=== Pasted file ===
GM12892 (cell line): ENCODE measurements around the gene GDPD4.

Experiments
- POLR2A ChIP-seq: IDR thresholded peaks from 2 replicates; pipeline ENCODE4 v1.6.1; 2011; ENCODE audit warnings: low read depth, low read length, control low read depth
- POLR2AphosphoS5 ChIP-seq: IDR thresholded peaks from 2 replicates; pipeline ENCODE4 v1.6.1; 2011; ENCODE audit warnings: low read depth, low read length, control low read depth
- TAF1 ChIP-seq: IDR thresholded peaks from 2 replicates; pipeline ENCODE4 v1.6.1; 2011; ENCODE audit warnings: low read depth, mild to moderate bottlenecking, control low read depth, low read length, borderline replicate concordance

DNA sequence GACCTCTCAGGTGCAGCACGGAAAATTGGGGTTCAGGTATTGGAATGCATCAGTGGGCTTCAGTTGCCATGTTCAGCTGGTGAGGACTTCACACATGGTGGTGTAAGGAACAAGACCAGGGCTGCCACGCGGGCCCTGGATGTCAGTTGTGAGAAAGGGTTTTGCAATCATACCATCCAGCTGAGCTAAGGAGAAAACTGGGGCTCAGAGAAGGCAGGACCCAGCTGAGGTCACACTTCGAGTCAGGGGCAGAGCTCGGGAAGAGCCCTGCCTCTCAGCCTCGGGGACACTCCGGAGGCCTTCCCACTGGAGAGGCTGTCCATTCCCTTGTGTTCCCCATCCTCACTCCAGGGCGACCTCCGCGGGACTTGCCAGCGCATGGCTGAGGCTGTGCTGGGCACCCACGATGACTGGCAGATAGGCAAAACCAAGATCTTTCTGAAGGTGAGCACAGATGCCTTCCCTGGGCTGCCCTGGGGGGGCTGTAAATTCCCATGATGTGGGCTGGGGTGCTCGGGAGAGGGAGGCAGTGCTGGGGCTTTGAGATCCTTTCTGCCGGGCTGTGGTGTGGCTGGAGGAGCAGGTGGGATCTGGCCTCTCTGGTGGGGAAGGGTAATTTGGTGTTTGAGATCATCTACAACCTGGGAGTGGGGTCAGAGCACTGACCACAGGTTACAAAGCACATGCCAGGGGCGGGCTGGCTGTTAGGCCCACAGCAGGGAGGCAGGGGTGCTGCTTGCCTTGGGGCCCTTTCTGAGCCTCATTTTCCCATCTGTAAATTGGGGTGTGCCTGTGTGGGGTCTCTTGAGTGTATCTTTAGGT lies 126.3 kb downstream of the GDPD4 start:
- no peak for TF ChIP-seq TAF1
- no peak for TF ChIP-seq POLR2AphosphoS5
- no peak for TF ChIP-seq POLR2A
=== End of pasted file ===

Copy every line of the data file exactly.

GM12892 (cell line): ENCODE measurements around the gene GDPD4.

Experiments
- POLR2A ChIP-seq: IDR thresholded peaks from 2 replicates; pipeline ENCODE4 v1.6.1; 2011; ENCODE audit warnings: low read depth, low read length, control low read depth
- POLR2AphosphoS5 ChIP-seq: IDR thresholded peaks from 2 replicates; pipeline ENCODE4 v1.6.1; 2011; ENCODE audit warnings: low read depth, low read length, control low read depth
- TAF1 ChIP-seq: IDR thresholded peaks from 2 replicates; pipeline ENCODE4 v1.6.1; 2011; ENCODE audit warnings: low read depth, mild to moderate bottlenecking, control low read depth, low read length, borderline replicate concordance

DNA sequence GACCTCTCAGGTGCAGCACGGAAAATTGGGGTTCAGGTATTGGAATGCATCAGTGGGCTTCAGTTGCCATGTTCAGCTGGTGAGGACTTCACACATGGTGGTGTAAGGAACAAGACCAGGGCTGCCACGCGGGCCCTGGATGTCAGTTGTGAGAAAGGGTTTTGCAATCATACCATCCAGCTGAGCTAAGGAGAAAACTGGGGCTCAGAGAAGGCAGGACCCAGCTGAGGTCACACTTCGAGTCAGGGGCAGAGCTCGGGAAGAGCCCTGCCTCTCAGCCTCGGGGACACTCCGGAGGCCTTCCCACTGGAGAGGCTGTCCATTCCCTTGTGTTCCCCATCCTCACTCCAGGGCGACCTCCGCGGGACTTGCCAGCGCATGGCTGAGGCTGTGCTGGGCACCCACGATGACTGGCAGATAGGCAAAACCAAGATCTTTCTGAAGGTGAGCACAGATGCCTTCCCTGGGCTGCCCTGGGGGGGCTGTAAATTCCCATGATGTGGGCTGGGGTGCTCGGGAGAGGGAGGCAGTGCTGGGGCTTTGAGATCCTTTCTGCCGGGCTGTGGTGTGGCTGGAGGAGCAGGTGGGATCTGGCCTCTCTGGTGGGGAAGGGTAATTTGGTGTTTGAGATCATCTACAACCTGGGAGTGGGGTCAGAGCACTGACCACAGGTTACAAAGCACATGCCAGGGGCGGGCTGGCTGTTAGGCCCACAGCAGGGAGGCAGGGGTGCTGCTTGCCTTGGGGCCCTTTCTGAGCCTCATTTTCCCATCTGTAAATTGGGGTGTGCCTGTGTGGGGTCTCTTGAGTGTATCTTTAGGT lies 126.3 kb downstream of the GDPD4 start:
- no peak for TF ChIP-seq TAF1
- no peak for TF ChIP-seq POLR2AphosphoS5
- no peak for TF ChIP-seq POLR2A